Through changes and challenges, Lauren Little’s commitment to quality Catholic education has never wavered.
In 2017, when St. Mary of the Assumption School in Glenshaw merged with two other parish schools to form Blessed Trinity Academy, “it was a positive experience for us,” she recalled. “The whole family made friends. We can’t imagine our lives today without them.”
When the coronavirus pandemic struck last March, requiring students to learn online from home, Little said the teachers were “phenomenal.” Their dedication and creativity helped her daughter, Allison, and sons Connor and Collin, continue to grow in knowledge and faith.
“We would rather be in the classroom, but the kids didn’t miss a beat,” she said. “I was so impressed with our teachers.”
Little’s lifelong love of Catholic schools began with her days at Sacred Heart Elementary School in Pittsburgh, continuing at Oakland Catholic High School and then at St. Vincent College. She returned later to teach kindergarten at Sacred Heart, and last year served as a preschool aide at Blessed Trinity Academy.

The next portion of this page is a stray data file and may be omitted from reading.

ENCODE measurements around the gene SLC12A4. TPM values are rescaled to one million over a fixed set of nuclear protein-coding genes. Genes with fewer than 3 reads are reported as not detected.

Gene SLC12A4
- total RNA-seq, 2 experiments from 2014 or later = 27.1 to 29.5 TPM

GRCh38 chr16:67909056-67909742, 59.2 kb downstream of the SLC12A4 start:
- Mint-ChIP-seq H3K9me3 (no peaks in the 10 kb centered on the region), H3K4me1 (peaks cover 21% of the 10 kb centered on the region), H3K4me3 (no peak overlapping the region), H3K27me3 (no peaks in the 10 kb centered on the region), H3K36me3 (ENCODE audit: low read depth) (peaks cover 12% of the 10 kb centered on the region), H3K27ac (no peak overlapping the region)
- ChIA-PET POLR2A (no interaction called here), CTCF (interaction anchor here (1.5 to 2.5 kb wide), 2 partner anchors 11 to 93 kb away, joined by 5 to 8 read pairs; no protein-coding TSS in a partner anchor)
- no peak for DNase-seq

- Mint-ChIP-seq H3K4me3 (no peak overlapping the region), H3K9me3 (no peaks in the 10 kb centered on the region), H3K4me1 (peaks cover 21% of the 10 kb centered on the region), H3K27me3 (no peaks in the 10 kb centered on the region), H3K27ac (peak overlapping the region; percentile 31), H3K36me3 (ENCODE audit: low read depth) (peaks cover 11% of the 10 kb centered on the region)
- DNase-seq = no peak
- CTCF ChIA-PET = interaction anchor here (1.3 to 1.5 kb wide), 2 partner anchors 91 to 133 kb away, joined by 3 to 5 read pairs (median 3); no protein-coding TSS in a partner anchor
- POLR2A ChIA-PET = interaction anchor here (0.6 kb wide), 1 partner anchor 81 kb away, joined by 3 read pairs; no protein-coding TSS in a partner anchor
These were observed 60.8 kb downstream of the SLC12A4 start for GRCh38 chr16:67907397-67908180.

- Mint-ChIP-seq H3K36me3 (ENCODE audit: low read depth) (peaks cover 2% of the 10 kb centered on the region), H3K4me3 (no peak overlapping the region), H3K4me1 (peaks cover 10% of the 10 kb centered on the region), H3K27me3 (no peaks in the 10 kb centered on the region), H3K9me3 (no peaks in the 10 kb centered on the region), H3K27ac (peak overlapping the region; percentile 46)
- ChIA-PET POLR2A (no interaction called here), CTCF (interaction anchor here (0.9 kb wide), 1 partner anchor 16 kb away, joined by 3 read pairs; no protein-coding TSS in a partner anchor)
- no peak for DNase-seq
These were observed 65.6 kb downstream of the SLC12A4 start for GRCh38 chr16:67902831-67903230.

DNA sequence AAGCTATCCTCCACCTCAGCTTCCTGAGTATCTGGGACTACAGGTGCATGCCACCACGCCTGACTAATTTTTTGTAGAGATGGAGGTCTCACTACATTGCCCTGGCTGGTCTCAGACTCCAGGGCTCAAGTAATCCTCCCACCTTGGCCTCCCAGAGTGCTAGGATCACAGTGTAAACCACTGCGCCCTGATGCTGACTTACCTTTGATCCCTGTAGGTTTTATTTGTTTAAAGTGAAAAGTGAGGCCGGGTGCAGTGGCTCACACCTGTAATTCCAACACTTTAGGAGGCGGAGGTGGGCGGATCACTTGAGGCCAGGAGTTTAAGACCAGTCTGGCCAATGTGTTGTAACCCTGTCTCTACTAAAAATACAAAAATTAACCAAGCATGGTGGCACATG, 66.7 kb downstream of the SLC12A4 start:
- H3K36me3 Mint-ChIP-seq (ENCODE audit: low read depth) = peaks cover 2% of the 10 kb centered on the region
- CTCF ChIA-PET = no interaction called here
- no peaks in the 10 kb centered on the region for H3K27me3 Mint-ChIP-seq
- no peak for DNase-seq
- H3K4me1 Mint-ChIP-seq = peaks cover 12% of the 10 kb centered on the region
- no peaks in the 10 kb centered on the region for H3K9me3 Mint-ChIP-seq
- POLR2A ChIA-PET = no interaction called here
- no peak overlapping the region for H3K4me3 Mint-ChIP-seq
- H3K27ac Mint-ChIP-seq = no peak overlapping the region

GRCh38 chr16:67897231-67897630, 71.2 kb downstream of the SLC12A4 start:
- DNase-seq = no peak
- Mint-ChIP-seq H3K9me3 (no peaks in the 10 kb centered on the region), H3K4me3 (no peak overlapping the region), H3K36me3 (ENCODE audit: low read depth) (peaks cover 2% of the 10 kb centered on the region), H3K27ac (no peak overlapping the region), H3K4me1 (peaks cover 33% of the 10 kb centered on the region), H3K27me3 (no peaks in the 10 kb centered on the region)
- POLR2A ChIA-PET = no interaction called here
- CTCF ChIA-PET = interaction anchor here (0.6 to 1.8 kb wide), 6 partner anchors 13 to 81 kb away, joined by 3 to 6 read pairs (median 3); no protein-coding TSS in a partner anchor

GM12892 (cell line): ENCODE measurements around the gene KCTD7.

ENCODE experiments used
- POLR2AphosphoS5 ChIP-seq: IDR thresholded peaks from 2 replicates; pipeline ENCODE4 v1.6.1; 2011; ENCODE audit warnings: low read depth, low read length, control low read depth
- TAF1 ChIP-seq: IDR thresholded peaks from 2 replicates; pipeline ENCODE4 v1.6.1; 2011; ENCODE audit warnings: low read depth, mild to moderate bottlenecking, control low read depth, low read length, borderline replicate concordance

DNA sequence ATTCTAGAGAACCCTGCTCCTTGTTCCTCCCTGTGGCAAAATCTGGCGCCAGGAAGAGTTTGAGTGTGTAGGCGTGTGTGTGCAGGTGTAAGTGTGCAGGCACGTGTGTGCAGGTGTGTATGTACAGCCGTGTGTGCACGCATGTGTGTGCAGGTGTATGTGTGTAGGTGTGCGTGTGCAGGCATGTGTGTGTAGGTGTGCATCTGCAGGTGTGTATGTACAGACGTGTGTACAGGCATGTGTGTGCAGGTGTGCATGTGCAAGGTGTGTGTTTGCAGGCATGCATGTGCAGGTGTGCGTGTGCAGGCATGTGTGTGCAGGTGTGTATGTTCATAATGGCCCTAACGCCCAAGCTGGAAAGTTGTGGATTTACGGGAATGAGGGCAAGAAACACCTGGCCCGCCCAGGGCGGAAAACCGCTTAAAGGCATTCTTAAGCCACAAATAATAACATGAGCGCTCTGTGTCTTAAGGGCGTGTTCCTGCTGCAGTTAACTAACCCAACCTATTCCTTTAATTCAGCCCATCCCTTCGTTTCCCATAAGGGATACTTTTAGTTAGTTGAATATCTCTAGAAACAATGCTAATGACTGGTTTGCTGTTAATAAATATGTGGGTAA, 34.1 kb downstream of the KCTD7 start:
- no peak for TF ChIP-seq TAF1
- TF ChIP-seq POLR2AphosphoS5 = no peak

“I couldn’t do my job without the strong support of parents like Lauren,” said principal Moira Regan Edmiston. “She says, ‘I’m with you, what can I do to help?’ It’s priceless.”
Edmiston sees the value of Catholic education in the kindness and caring that teachers and students show for others. “It’s at the core of our faith, to love one another,” she said. “I see it every day.”
Allison Little, who is about to enter seventh grade at Blessed Trinity Academy, loves the enrichment classes, especially cooking and learning how to make videos. Connor, entering fourth grade, enjoys art class and science experiments. Their brother Collin, who will be a first grader, likes reading and attending Mass with his 8th grade “Bulldog Buddy” mentor.
As the family gets ready for the upcoming school year, Lauren remains dedicated to Catholic education regardless of the teaching methods.
Below: The Little family, (front) Collin & Connor, (back) Allison, Lauren and Matthew